Concerning rendering times, the 2 workflows rendered the same clip in around the same time... but for playback with an intensive effect ( magic bullet), pro res was better.

hope that helped someone
I used ProRes HQ, just because it was the only way to capture without nightmare of break-ups from JVC deck (known problem). Once I started using Firestore I used HDV and rendered in ProRes. Transcoding to ProRes produces quality loss, hence using HDV-->Prores render saves both quality and disc space. Who cares how it looks when playing from timeline. What counts is the final output, right?
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Old May 12th, 2009, 04:46 AM   #11
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Transcoding to ProRes produces quality loss, hence using HDV-->Prores render saves both quality and disc space. Who cares how it looks when playing from timeline. What counts is the final output, right?
With todays hard disk prices, who cares about file size?
Since you are transcoding to a higher bitrate / better colourspace codec I don't think there is any (visible) quality loss.

I also capture directly in ProRes HQ nowadays.
Before I used HDV timelines with render set to ProRes, but when I re-imported rendered clips into the timeline, Final Cut often was busy for a long time "conforming" when exporting.
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Old May 12th, 2009, 10:23 AM   #12
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Since you are transcoding to a higher bitrate / better colourspace codec I don't think there is any (visible) quality loss.
You are losing the quality. Camera already compressed it to HDV and then you are transcoding it yet again to another codec (so yes you are losing not gaining quality). And you are not adding not color space, HDV is still 4:2:0. Just can't create something out of nothing- this information was lost in initial recording.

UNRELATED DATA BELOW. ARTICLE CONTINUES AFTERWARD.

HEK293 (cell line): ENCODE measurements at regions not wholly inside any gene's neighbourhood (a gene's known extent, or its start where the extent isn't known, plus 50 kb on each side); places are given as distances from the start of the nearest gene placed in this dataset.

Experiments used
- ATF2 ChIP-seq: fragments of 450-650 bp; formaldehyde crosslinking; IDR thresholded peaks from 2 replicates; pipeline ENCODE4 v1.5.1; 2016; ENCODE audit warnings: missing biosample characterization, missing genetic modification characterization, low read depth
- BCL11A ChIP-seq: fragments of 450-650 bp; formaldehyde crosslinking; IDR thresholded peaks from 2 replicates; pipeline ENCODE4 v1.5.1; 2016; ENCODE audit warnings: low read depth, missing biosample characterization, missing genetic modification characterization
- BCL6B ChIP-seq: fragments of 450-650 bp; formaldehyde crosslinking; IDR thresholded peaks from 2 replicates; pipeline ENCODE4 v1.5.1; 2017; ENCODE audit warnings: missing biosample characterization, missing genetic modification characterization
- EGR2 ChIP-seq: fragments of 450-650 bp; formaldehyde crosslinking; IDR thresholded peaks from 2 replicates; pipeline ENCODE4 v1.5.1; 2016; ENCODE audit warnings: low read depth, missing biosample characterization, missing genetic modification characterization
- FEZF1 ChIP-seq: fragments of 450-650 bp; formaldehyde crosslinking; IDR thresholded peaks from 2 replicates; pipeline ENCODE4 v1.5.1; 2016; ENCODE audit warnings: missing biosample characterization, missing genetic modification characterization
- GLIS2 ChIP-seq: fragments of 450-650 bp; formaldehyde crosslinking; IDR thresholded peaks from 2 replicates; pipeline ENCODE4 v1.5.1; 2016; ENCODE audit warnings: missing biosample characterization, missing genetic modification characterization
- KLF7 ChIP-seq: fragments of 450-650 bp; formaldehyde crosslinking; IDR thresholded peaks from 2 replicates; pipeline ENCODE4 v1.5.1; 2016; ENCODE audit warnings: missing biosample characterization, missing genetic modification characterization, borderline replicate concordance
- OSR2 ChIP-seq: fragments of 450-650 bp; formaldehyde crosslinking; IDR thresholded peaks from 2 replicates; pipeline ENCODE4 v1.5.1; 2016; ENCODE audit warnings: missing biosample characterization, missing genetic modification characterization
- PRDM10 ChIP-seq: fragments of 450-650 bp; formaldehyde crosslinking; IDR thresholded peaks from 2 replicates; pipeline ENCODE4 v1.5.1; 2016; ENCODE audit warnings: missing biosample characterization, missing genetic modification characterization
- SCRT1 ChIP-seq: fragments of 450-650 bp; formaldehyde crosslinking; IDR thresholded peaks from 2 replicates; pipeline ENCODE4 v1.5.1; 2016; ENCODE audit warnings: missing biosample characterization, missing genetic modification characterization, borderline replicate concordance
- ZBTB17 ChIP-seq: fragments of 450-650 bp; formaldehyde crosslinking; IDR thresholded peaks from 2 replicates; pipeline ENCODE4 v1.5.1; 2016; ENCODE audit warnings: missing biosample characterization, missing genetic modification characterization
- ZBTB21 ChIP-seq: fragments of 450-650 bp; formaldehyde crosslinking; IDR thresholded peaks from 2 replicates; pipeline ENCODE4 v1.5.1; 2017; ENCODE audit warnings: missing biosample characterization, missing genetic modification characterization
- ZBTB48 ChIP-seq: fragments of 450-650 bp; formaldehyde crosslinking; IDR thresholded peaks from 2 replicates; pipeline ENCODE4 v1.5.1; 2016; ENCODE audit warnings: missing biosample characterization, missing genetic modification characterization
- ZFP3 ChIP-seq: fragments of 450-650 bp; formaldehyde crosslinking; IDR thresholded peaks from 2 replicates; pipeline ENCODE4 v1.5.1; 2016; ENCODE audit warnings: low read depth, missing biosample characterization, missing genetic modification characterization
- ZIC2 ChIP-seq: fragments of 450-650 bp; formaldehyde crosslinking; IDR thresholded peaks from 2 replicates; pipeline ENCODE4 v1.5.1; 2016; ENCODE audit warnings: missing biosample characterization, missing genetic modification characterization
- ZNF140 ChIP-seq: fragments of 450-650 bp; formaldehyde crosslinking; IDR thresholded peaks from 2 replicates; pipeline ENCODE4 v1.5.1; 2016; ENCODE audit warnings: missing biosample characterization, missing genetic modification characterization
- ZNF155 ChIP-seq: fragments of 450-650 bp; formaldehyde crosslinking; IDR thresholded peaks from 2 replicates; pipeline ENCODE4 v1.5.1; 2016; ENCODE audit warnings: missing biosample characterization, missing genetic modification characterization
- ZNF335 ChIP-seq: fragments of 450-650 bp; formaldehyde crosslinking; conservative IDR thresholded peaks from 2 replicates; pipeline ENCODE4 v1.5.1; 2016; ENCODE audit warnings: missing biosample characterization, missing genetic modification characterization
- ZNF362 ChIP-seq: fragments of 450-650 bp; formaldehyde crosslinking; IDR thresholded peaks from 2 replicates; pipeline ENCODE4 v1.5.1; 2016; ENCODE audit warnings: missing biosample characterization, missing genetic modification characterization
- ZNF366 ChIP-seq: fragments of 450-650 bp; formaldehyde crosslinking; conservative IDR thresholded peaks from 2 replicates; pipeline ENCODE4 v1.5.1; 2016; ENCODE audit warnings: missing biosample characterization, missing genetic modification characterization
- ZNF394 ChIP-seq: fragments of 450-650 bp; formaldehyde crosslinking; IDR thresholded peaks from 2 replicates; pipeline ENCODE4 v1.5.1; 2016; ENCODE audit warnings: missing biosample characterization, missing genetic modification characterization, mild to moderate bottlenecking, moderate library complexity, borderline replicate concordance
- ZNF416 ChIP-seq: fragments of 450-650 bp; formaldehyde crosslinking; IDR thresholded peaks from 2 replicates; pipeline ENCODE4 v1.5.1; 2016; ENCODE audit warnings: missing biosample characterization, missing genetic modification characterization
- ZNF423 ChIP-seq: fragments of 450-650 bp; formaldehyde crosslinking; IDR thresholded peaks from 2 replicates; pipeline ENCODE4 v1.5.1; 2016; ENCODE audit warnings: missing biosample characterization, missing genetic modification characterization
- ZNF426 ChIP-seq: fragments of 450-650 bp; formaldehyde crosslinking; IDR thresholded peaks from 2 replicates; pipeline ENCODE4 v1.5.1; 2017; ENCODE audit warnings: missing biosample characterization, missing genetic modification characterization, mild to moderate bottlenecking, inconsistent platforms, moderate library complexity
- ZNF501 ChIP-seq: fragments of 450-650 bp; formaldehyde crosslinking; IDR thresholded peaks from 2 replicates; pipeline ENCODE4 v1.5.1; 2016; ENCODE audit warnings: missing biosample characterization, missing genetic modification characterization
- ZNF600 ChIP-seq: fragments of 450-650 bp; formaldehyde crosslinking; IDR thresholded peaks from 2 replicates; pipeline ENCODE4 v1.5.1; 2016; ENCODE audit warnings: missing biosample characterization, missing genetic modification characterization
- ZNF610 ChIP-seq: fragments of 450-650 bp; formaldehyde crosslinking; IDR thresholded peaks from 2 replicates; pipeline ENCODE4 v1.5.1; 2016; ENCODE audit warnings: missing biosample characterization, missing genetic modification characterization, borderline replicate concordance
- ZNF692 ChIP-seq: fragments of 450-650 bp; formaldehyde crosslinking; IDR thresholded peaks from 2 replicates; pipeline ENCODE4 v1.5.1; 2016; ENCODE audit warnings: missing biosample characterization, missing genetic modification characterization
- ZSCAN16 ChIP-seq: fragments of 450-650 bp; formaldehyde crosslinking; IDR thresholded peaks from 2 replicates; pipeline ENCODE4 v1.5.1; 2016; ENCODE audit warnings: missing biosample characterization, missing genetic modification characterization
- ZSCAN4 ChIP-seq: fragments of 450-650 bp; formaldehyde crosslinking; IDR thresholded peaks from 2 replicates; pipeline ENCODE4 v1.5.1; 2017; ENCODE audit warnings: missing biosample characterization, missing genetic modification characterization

As far as disc space it depends how long the project is and how many you'll have.
Recording in ProRes has minimal quality loss, as it avoids HDV compression.
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Old May 12th, 2009, 10:23 AM   #13
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Originally Posted by Winfried Dobbe View Post
With todays hard disk prices, who cares about file size?
Here it really depends on whether you're working with shortform or longform. The longform project I just completed required capture of 40 hours of raw material which filled a 2TB external drive which then needs to be archived (the downside to ProRes workflow is you can't do an offline/online workflow due to FCP using a Capture Now modality instead of a Log & Capture modality). This drive used up 2 - 3% of my budget and cannot be recycled due to archiving necessities with this client. This may not seem like much but in this day and age of tighter and tighter budget numbers, a smaller drive or the ability to recapture if necessary to rebuild the project at a later date from tape (like I've always done with DV material) makes enough of a dent in a large budget figure to make "eating" tht make-or-break $1000 a possibilty.
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Old May 12th, 2009, 10:28 AM   #14
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Originally Posted by Robert Rogoz View Post
You are losing the quality. Camera already compressed it to HDV and then you are transcoding it yet again to another codec (so yes you are losing not gaining quality).
Working in an intermediate codec is an analogy to what we used to do in the early days of Betacam/U-Matic editing where material would come in on U-Matic (a composite format) and editors would bump up to Betacam (a component format) for post (taking a one generation "hit" but Beta held up MUCH better to multiple generational passes).

You aren't going to GAIN anything with unaffected video by going to an intermediate but heavy effects work on an intermediate (intraframe) codec doesn't require opening up an MPEG stream, decoding it, modifying it and re-encoding it like working natively in HDV does.

As well, the added colour space comes into play when using other materials like stills, titles, graphics et al which have a greater colour space than 4:2:0.
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Old May 12th, 2009, 04:29 PM   #15
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Shaun, I was referring to workflow HDV on timeline with ProRes render. Seems to me the best compromise between quality and the disc space. My point was that transcoding everything up front to ProRes doesn't gain quality, but you also don't lose quality in ProRes render without disc space issue.
But whatever works, right?